• Power chain efficiency. A DCIM tool should identify various areas of inefficiency, which you can address via reloading, rebalancing, consolidating, replacing, decommissioning, controlling or otherwise making changes in your Facilities and/or your IT environment. It is not unusual to find opportunities to reduce PUEs (and therefore power bills) by 15-30%.
  • Cooling efficiency. Further power reductions can be achieved by effectively raising temperatures inside a data center; implementing monitoring to ensure raising temperatures doesn’t get you into trouble, and identifying areas of over-cooling and under-cooling, over time. By adjusting the cooling infrastructure, or moving around heat-producing IT devices and workload, one can safely raise temperatures, and every 1 degree Celsius increase can result in a 4% reduction in power costs.
  • Operational efficiency. DCIM can help your IT and Facilities teams coordinate effectively in managing the data center, for example, collaborating on the optimal placement of new servers relative to existing equipment – but ensuring that there is sufficient power, space, connectivity and cooling to handle the new equipment. This results in faster, better-planned deployments, with less labor. Imagine a deployment process, which previously took 2 weeks, now taking an hour!
  • Automation. Monitoring power, temperature and other aspects directly and continuously obviates the need for manual readings, on a once-in-a-while basis. You have more accurate and granular data, without expending labor to take measurements.
  • Maximizing capacity.  Cascading conservative assumptions lead to inefficient allocation of power at each level of the power chain. This results in inefficient loading, but also oodles of “stranded power” (and ditto space, cooling and cabling). Many data centers operate at 20-40% of their design capacity. A DCIM solution should allow you to unlock this unused capacity, installing additional equipment in your data center. In some cases, this means you can defer or cancel planned new build-outs, saving perhaps hundreds of millions of dollars!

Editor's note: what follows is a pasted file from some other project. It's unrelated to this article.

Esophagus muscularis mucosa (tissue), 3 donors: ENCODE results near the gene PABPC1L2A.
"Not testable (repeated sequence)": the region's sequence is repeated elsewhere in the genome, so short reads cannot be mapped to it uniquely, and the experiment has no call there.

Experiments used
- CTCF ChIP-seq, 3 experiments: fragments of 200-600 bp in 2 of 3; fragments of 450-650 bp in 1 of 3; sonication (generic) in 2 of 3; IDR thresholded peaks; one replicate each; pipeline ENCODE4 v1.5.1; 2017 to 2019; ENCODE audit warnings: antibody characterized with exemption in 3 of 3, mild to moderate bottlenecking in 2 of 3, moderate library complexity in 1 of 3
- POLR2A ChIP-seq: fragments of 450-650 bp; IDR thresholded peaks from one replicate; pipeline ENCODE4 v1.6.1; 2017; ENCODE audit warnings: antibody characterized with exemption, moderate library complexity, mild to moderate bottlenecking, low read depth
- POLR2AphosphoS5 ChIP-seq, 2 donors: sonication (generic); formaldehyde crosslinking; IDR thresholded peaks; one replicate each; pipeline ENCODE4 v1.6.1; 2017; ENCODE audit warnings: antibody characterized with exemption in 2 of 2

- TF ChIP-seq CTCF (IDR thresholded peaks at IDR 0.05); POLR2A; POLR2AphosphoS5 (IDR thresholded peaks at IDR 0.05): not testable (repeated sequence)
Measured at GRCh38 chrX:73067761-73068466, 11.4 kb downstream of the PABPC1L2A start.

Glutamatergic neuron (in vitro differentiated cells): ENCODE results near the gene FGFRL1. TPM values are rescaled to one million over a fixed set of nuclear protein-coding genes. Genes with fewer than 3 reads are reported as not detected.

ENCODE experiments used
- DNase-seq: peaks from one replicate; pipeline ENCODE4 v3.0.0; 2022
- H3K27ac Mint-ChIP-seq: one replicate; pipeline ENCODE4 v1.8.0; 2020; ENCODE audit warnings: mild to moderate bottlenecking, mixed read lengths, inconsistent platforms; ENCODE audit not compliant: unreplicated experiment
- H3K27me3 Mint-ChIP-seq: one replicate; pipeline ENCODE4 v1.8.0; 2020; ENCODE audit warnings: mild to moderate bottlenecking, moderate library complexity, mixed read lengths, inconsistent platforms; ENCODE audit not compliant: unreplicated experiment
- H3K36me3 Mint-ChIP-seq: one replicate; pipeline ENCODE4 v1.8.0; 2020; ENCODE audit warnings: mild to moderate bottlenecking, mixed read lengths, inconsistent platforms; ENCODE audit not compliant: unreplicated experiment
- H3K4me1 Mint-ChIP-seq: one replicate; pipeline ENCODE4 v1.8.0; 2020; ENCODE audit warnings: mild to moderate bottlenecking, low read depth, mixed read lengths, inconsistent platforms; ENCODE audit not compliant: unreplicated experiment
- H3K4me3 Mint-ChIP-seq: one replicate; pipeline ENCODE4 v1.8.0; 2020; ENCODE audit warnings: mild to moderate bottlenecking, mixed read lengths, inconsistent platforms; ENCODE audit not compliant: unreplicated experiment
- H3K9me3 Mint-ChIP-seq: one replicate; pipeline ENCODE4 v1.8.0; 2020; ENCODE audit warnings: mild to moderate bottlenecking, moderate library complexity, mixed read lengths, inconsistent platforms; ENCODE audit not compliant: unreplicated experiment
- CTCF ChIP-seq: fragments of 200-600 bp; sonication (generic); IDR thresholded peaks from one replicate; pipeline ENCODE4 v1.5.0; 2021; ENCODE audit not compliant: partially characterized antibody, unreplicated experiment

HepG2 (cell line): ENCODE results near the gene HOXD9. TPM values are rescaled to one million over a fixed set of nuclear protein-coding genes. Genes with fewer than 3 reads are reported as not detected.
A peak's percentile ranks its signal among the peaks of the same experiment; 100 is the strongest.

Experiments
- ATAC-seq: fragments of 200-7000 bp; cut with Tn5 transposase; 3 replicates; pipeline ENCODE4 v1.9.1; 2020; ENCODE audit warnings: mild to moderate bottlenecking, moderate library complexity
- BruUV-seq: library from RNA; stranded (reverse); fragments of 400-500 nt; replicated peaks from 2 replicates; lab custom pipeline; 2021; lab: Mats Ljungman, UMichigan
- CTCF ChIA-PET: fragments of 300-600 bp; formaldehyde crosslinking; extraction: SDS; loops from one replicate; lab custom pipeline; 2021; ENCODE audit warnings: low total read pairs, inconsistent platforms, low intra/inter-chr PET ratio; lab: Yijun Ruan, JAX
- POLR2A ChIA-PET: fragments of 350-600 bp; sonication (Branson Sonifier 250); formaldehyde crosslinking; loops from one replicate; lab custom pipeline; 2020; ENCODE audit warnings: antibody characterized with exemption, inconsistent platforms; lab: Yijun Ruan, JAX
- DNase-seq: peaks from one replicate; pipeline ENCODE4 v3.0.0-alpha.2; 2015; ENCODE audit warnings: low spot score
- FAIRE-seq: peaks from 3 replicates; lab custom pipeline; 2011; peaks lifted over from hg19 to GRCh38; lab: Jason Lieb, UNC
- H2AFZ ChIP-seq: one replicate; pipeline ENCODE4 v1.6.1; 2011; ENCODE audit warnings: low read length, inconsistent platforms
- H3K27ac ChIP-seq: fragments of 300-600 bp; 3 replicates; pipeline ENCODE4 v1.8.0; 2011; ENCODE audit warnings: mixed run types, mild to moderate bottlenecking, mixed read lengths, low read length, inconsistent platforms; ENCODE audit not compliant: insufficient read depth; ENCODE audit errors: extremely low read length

• Higher reliability. For some data centers, having a tool which can predict problems, identify weaknesses, and being able to fix issues quickly and effectively means you will have less costly downtime. Some operators can even quantify the business value of increased reliability.

DCIM is for all types of data centers

DCIM fits “owner operator” data centers, where a single entity is responsible for operating the building, the facilities infrastructure and the IT. But it also fits the multi-tenant data center (MTDC) aka “colocation” or “third-party managed” model where one party is responsible for the facility and for providing the power and the connectivity, while the tenants (or third parties) may be responsible for the equipment. And then there are the cloud data centers, many of which operate at hyperscale and who compete for customers on the basis of cost, service levels and performance; DCIM tools can help on all of these accounts.

If you have not yet embarked on your journey into the realm of DCIM, the question isn’t whether you should — the question should be: Where do I start?